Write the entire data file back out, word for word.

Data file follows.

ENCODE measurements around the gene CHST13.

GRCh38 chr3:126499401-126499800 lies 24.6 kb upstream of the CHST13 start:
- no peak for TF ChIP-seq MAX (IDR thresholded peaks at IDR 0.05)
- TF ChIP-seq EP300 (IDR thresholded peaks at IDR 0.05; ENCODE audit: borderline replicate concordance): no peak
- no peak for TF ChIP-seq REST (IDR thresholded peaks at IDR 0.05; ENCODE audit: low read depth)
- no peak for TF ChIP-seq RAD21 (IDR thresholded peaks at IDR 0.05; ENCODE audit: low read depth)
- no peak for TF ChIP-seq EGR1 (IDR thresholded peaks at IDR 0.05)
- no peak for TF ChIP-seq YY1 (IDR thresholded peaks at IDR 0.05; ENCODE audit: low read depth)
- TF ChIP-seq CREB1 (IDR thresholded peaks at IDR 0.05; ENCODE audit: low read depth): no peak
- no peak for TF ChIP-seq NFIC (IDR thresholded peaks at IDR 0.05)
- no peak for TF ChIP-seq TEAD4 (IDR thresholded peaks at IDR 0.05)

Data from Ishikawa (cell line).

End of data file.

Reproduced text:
ENCODE measurements around the gene CHST13.

GRCh38 chr3:126499401-126499800 lies 24.6 kb upstream of the CHST13 start:
- no peak for TF ChIP-seq MAX (IDR thresholded peaks at IDR 0.05)
- TF ChIP-seq EP300 (IDR thresholded peaks at IDR 0.05; ENCODE audit: borderline replicate concordance): no peak
- no peak for TF ChIP-seq REST (IDR thresholded peaks at IDR 0.05; ENCODE audit: low read depth)
- no peak for TF ChIP-seq RAD21 (IDR thresholded peaks at IDR 0.05; ENCODE audit: low read depth)
- no peak for TF ChIP-seq EGR1 (IDR thresholded peaks at IDR 0.05)
- no peak for TF ChIP-seq YY1 (IDR thresholded peaks at IDR 0.05; ENCODE audit: low read depth)
- TF ChIP-seq CREB1 (IDR thresholded peaks at IDR 0.05; ENCODE audit: low read depth): no peak
- no peak for TF ChIP-seq NFIC (IDR thresholded peaks at IDR 0.05)
- no peak for TF ChIP-seq TEAD4 (IDR thresholded peaks at IDR 0.05)

Data from Ishikawa (cell line).